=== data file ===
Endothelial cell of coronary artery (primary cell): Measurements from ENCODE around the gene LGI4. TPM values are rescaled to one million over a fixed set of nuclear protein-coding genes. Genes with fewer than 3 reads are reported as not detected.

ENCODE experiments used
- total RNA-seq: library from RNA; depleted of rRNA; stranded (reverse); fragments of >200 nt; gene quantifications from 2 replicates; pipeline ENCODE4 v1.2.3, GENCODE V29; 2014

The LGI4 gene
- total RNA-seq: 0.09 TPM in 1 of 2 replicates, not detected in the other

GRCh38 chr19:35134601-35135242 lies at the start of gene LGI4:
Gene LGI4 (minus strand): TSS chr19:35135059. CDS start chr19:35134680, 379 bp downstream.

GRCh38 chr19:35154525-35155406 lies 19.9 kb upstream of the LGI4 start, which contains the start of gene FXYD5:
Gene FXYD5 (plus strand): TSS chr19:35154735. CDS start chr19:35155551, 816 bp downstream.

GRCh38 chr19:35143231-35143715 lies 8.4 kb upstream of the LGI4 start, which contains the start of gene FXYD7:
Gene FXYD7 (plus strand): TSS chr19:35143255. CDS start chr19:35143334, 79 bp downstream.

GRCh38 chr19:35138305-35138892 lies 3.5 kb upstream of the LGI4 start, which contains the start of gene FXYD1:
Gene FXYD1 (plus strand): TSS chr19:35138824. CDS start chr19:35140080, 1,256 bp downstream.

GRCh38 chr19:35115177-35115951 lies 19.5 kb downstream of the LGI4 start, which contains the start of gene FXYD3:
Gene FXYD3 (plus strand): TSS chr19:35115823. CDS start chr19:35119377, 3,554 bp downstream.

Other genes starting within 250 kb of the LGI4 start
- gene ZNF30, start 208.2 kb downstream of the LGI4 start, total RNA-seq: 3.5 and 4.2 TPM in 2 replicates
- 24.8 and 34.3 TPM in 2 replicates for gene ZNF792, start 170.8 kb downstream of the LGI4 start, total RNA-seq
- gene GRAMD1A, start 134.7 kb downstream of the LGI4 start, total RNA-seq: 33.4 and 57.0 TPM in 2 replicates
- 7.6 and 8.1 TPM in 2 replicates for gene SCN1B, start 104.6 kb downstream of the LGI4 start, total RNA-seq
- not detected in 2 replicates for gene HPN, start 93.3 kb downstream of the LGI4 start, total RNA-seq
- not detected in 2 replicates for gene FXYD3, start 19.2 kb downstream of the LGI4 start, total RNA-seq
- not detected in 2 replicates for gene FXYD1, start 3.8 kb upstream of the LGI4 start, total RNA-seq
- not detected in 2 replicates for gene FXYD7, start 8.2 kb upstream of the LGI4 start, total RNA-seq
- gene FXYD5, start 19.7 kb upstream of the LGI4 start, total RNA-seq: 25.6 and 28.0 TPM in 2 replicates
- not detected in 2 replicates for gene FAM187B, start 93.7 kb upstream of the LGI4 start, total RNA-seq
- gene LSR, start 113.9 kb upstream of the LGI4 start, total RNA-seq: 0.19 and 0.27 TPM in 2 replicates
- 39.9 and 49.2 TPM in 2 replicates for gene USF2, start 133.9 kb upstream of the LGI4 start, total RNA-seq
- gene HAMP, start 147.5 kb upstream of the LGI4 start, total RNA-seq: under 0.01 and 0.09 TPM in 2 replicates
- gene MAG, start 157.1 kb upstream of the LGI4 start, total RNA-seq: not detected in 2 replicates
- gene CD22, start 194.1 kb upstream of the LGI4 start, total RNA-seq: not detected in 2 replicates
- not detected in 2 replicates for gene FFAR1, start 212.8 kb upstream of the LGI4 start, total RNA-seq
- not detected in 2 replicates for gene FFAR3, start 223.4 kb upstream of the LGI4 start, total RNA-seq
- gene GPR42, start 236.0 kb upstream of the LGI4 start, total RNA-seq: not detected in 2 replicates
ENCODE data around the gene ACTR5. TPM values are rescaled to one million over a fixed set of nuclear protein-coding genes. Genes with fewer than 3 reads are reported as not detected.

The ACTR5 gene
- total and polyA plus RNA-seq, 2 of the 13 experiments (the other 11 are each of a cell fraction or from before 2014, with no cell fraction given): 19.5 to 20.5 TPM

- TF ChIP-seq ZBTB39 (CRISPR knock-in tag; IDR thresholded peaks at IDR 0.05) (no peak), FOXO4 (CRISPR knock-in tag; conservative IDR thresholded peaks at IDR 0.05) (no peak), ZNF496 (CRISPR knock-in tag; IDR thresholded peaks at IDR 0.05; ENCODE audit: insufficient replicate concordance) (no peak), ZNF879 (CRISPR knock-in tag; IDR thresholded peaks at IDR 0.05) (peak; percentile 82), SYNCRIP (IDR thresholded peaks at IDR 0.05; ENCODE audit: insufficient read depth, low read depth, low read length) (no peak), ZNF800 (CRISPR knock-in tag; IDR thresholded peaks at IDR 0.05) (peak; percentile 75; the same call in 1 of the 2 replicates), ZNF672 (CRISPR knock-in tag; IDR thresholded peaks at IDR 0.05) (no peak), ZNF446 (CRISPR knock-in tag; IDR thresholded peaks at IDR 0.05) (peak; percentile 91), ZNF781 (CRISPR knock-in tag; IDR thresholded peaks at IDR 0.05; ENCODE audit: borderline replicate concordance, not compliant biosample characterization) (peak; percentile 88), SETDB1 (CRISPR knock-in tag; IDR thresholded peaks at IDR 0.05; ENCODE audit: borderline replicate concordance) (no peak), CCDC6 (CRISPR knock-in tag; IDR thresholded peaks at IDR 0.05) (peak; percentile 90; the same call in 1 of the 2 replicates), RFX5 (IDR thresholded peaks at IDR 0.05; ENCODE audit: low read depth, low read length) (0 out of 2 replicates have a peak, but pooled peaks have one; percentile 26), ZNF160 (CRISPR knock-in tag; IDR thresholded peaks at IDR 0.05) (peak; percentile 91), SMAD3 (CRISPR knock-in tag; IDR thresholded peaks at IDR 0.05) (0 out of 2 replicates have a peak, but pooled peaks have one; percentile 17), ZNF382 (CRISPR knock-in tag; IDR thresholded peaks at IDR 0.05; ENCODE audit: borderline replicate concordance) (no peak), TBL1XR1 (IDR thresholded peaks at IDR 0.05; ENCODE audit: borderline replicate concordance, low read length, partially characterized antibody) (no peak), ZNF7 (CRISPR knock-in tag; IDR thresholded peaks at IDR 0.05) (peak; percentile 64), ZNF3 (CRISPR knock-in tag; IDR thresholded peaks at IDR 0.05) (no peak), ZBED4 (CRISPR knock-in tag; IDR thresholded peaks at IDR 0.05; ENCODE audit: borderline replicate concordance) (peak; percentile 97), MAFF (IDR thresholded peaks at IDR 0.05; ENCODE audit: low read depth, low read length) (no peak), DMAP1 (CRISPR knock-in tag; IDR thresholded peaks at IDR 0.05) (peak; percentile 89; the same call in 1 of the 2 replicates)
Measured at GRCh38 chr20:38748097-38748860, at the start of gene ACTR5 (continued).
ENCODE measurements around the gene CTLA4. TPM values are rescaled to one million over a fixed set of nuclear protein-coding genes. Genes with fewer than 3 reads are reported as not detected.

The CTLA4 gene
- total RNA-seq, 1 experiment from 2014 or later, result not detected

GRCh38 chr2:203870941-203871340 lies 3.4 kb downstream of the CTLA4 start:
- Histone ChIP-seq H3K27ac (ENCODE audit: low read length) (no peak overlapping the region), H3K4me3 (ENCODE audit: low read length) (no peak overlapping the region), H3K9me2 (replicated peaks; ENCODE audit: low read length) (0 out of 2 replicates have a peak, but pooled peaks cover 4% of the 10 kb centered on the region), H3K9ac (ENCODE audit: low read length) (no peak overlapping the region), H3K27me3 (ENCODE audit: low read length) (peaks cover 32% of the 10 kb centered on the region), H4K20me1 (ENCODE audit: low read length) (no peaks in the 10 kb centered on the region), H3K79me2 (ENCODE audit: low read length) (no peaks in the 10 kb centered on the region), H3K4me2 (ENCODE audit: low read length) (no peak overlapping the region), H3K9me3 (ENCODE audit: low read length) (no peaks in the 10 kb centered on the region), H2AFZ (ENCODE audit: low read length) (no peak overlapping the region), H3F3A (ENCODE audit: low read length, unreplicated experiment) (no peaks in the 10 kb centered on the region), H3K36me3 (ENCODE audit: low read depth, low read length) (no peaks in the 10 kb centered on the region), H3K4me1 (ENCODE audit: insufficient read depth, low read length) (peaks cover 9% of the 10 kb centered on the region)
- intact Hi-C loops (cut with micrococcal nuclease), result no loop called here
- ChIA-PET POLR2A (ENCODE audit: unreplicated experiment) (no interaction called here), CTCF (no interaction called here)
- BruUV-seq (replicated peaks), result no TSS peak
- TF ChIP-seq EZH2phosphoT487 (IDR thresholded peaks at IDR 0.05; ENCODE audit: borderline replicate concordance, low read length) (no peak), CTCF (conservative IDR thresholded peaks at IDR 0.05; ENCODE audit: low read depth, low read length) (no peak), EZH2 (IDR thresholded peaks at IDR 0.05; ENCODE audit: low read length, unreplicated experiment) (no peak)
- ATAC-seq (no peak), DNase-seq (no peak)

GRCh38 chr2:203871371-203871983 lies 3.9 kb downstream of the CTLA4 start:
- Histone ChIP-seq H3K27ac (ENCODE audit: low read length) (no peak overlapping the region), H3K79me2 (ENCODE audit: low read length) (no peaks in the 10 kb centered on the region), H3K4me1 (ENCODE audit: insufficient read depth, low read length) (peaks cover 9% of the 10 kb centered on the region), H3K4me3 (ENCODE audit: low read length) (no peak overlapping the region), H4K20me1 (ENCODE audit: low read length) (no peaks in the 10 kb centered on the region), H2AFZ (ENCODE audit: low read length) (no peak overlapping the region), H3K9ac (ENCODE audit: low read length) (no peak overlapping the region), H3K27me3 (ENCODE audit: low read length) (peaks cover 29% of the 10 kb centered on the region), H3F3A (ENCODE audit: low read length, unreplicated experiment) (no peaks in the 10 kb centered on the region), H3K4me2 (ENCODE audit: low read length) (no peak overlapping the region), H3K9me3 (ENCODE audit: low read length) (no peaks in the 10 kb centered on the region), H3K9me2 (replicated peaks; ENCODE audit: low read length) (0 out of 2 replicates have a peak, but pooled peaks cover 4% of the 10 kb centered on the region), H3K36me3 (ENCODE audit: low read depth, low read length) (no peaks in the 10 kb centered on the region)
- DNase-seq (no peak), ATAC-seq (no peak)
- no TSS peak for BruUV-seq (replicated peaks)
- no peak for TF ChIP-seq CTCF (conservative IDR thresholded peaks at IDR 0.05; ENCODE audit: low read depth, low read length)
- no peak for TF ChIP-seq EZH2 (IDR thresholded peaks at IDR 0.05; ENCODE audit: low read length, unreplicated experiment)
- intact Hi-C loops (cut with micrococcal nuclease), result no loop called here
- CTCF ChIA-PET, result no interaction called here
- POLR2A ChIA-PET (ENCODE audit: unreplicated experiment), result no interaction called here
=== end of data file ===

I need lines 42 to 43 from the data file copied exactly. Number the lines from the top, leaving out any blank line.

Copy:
- total RNA-seq, 1 experiment from 2014 or later, result not detected

GRCh38 chr2:203870941-203871340 lies 3.4 kb downstream of the CTLA4 start: